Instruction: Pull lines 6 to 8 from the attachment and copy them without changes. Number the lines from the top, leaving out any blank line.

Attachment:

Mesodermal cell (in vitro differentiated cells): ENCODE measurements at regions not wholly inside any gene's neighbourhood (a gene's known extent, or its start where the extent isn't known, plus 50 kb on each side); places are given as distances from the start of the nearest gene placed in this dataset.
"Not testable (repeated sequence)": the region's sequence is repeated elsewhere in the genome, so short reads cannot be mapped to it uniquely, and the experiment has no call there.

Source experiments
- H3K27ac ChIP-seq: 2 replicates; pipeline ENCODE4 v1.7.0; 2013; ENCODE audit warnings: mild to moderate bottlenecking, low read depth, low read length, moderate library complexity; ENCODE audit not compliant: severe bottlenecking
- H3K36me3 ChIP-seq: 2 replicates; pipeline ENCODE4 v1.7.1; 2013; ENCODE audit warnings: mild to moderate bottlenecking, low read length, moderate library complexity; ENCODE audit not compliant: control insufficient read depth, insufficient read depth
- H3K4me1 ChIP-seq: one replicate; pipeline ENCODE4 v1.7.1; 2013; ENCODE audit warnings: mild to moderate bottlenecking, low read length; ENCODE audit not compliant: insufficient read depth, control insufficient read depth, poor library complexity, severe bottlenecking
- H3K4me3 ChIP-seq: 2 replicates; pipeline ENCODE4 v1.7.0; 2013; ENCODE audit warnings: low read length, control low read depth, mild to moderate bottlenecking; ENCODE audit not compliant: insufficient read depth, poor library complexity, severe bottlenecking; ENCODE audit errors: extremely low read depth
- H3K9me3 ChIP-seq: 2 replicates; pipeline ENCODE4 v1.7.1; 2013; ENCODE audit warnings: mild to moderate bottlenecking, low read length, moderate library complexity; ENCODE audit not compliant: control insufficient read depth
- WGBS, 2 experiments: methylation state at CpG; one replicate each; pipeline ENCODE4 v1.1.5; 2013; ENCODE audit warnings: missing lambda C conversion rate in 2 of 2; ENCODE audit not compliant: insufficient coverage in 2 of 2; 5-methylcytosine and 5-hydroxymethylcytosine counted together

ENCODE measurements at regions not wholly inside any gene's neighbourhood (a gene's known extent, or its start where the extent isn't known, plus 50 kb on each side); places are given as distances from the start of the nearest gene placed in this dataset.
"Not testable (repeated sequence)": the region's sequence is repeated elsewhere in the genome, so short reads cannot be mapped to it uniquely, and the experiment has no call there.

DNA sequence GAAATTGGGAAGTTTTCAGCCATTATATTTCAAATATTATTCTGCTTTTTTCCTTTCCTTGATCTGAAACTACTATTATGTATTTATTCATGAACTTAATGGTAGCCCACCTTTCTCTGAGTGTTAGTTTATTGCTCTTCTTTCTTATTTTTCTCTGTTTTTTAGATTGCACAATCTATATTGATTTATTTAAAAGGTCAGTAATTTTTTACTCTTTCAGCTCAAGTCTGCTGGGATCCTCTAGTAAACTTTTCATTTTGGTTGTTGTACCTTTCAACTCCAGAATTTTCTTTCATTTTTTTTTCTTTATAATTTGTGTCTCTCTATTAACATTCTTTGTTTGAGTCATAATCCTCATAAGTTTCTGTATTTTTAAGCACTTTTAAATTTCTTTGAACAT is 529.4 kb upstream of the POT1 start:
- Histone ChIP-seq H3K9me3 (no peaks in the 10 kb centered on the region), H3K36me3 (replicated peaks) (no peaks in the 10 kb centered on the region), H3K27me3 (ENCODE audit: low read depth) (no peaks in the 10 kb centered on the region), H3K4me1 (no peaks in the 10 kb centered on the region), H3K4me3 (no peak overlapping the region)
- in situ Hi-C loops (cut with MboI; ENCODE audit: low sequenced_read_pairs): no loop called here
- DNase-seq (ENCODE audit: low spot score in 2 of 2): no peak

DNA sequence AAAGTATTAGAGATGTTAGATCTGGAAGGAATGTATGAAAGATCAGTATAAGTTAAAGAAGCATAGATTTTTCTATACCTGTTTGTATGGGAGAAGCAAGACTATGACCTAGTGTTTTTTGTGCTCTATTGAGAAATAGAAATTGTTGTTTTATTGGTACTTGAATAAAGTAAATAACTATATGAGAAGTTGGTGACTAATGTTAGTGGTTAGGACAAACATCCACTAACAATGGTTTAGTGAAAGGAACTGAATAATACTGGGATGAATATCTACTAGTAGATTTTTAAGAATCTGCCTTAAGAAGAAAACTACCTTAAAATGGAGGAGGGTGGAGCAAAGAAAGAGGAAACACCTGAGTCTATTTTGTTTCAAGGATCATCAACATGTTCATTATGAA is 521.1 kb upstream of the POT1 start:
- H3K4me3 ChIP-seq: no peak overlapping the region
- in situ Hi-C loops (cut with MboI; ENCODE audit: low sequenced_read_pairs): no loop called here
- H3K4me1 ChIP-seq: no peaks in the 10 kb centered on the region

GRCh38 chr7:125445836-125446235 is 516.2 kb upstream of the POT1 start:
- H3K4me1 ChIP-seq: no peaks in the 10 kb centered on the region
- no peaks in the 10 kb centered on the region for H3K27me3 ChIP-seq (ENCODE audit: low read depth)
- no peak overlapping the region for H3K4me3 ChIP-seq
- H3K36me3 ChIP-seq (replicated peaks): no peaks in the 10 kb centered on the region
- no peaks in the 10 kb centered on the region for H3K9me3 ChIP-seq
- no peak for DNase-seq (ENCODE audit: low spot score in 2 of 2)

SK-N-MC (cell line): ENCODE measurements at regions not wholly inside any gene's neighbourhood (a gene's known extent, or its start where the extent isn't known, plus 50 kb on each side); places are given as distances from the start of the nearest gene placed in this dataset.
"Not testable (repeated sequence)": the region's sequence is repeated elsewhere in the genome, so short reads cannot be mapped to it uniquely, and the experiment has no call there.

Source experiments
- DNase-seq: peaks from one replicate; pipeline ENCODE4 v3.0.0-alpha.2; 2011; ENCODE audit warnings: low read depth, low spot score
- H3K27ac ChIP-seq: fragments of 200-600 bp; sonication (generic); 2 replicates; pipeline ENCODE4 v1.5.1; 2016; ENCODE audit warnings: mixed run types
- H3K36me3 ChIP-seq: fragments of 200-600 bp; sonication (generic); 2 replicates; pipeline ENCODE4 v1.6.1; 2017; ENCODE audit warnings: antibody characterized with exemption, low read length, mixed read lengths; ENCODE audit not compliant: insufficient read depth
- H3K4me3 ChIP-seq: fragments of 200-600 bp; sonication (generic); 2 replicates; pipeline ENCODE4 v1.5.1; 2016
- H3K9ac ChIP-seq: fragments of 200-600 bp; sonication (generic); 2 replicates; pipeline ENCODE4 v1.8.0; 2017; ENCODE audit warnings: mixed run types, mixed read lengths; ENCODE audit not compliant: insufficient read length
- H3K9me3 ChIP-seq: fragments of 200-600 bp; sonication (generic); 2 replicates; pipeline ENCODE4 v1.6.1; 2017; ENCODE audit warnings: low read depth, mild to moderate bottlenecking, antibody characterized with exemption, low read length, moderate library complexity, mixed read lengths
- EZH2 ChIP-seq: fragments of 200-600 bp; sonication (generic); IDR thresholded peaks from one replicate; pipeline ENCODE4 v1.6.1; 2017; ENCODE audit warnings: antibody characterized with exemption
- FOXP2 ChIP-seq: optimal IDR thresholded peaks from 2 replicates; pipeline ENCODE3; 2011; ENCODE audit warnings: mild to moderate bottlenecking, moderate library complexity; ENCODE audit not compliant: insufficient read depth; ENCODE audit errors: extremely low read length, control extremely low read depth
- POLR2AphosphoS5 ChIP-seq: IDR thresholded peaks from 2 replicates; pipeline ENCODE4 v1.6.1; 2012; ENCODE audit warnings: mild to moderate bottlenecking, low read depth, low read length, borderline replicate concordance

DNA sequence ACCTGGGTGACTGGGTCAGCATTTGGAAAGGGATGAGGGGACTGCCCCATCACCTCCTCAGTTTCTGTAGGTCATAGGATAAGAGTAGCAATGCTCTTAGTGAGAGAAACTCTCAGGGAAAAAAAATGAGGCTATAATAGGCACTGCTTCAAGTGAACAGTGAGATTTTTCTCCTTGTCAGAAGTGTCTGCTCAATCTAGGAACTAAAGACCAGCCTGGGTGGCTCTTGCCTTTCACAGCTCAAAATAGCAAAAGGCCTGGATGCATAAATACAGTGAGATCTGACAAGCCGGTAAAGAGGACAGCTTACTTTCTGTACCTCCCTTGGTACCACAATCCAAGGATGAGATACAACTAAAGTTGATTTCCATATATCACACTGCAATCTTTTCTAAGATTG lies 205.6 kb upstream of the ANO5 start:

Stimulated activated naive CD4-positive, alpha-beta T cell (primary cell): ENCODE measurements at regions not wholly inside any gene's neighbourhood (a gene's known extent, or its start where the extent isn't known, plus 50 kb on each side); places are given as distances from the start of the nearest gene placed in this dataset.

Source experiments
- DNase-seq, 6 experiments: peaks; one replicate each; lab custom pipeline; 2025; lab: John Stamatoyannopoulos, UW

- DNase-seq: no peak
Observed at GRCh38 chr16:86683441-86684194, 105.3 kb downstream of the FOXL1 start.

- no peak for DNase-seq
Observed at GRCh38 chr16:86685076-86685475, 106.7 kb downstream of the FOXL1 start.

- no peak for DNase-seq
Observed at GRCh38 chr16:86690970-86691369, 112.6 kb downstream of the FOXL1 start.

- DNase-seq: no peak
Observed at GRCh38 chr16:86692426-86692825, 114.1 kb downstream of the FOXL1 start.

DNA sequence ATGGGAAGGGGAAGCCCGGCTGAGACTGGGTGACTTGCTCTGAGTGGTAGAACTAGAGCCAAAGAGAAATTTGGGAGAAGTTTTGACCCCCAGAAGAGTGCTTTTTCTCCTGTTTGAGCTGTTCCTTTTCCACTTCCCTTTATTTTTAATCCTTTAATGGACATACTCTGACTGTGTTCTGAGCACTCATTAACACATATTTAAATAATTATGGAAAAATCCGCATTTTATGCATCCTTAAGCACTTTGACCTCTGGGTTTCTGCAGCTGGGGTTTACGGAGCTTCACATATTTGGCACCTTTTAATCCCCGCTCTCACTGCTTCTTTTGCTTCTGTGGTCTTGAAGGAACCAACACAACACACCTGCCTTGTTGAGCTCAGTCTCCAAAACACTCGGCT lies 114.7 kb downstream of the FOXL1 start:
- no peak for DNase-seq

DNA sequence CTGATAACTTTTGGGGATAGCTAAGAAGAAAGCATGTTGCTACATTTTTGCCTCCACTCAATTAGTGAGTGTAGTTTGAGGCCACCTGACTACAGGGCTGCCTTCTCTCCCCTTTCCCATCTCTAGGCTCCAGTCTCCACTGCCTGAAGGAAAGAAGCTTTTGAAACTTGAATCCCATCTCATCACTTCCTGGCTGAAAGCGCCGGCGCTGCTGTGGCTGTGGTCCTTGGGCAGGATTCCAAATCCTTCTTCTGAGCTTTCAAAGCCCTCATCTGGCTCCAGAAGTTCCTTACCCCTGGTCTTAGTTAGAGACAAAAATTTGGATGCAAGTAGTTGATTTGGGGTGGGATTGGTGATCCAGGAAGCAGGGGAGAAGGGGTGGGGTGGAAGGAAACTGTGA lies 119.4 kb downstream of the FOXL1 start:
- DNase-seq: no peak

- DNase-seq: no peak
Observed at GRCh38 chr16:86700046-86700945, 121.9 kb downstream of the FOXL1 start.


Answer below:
- H3K4me1 ChIP-seq: one replicate; pipeline ENCODE4 v1.7.1; 2013; ENCODE audit warnings: mild to moderate bottlenecking, low read length; ENCODE audit not compliant: insufficient read depth, control insufficient read depth, poor library complexity, severe bottlenecking
- H3K4me3 ChIP-seq: 2 replicates; pipeline ENCODE4 v1.7.0; 2013; ENCODE audit warnings: low read length, control low read depth, mild to moderate bottlenecking; ENCODE audit not compliant: insufficient read depth, poor library complexity, severe bottlenecking; ENCODE audit errors: extremely low read depth
- H3K9me3 ChIP-seq: 2 replicates; pipeline ENCODE4 v1.7.1; 2013; ENCODE audit warnings: mild to moderate bottlenecking, low read length, moderate library complexity; ENCODE audit not compliant: control insufficient read depth